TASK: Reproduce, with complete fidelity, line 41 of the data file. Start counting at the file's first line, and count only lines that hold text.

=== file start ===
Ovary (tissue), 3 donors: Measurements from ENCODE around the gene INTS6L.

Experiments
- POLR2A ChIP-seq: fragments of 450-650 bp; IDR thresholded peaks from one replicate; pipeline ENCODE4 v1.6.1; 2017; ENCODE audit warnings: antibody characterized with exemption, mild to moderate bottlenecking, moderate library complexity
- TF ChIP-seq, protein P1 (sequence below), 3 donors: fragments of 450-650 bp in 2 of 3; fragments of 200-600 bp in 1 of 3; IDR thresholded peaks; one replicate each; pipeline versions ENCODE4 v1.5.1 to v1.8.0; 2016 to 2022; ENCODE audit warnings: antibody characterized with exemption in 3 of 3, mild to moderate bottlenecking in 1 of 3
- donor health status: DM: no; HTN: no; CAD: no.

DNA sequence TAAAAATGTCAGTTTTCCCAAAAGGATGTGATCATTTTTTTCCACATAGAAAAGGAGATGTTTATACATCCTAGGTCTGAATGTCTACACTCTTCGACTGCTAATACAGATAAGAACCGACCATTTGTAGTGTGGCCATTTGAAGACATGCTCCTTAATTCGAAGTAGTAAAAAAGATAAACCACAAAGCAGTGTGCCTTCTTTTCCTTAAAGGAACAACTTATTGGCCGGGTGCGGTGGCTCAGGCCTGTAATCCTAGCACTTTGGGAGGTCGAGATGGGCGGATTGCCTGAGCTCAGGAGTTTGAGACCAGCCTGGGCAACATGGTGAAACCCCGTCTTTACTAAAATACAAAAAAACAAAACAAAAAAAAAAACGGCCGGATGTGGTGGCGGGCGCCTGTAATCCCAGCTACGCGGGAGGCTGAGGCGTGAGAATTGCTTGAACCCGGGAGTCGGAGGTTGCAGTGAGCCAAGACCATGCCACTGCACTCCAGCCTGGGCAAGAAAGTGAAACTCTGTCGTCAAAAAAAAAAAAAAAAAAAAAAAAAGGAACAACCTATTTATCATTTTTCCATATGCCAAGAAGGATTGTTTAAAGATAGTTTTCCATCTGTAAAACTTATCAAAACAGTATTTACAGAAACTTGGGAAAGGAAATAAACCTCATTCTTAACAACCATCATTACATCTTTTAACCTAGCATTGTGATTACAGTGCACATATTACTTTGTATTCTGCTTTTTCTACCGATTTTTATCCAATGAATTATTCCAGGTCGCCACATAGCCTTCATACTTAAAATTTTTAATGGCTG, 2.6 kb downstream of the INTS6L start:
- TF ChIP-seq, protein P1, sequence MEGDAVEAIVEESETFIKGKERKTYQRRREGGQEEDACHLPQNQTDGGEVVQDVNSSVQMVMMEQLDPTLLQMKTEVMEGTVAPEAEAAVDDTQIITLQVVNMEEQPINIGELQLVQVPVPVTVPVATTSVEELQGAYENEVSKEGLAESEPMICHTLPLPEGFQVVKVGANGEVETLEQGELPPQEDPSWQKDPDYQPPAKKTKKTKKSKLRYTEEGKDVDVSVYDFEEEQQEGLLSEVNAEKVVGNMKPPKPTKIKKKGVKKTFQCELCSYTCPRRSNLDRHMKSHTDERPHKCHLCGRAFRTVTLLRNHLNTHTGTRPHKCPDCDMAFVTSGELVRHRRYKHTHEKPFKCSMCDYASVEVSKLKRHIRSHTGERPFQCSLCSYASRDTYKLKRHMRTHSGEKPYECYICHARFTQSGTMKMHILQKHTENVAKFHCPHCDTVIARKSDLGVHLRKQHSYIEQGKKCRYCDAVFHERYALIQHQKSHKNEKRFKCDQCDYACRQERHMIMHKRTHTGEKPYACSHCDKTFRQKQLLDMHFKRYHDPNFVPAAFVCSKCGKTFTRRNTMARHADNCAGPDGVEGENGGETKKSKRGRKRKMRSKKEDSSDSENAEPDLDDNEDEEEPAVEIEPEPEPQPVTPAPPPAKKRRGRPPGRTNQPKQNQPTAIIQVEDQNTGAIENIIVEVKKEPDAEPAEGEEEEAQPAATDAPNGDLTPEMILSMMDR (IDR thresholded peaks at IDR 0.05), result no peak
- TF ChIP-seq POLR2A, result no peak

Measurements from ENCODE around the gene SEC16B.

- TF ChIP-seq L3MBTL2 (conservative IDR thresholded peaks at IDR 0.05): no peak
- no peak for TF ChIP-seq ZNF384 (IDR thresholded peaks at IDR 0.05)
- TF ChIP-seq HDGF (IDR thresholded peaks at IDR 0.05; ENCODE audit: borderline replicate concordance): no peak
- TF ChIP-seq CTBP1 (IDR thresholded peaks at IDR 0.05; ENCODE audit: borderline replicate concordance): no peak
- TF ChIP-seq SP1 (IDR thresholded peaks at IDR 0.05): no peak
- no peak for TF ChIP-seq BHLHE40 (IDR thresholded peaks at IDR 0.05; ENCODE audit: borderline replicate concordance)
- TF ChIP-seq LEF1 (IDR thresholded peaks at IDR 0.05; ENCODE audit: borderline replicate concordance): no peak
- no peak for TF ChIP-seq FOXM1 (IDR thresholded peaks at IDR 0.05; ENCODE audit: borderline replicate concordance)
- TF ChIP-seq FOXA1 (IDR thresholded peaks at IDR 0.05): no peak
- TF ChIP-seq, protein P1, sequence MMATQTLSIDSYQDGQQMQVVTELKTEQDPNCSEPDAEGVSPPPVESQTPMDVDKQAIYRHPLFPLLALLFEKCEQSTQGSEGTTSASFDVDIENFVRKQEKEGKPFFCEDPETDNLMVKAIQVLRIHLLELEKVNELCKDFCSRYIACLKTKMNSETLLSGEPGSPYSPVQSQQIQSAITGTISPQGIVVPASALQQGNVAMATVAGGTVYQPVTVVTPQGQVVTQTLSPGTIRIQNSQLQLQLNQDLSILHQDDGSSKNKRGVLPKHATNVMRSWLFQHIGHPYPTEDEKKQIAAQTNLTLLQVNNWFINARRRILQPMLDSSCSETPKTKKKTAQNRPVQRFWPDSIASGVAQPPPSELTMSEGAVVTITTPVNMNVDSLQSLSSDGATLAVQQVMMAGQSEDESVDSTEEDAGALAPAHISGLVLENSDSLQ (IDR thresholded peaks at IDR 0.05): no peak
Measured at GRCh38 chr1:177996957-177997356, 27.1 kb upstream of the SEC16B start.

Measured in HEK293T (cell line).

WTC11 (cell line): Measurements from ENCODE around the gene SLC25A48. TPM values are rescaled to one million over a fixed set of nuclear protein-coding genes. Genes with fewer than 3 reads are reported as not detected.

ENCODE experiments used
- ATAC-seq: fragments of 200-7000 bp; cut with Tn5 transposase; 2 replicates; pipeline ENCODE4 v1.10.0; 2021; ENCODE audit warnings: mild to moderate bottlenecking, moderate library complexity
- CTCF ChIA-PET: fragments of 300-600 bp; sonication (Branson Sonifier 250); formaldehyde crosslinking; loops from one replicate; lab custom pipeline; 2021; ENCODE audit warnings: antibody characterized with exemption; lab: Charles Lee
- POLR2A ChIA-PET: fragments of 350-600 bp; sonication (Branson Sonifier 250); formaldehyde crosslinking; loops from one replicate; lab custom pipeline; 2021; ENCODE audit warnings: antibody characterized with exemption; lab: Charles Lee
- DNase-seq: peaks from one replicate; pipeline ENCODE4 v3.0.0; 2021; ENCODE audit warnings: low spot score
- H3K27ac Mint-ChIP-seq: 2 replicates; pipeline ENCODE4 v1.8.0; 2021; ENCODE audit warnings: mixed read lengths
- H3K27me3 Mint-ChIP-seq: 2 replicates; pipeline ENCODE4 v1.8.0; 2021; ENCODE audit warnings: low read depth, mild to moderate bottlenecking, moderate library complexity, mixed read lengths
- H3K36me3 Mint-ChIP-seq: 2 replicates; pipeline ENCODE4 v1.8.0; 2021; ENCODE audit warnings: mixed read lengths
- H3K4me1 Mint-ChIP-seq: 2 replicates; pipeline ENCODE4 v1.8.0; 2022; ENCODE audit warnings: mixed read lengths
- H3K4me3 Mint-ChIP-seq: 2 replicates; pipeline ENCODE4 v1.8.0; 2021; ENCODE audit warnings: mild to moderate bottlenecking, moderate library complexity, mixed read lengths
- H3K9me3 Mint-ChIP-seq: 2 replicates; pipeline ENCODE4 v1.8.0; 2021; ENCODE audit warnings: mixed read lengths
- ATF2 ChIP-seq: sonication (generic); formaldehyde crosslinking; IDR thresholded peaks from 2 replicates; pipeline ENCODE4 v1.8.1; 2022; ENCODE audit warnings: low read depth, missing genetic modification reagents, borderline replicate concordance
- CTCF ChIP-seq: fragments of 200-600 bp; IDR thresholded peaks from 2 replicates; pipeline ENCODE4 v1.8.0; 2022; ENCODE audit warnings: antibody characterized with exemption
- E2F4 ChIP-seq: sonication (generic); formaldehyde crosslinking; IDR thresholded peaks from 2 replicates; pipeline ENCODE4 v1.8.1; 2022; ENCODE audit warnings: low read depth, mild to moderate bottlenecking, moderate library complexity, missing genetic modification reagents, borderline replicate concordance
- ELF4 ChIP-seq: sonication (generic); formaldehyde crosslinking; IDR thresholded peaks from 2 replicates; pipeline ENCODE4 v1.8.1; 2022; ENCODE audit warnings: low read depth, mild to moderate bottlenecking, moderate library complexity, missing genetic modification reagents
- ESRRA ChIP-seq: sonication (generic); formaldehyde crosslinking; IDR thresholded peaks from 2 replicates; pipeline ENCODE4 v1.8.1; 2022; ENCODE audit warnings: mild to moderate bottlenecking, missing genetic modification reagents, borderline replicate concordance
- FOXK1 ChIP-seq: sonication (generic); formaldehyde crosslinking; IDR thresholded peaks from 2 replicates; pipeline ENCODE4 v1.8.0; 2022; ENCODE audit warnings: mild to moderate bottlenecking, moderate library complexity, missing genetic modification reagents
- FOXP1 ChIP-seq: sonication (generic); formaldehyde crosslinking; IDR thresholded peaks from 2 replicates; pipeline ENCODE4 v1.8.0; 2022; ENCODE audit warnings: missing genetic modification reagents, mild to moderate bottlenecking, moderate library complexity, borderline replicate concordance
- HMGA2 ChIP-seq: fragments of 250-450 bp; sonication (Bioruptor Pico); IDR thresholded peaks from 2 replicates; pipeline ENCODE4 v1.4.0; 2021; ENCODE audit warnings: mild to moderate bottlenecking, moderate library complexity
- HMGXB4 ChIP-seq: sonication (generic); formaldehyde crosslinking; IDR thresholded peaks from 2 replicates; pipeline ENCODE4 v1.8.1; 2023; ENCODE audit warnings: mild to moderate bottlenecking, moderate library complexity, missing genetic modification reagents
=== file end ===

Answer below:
- HMGA2 ChIP-seq: fragments of 250-450 bp; sonication (Bioruptor Pico); IDR thresholded peaks from 2 replicates; pipeline ENCODE4 v1.4.0; 2021; ENCODE audit warnings: mild to moderate bottlenecking, moderate library complexity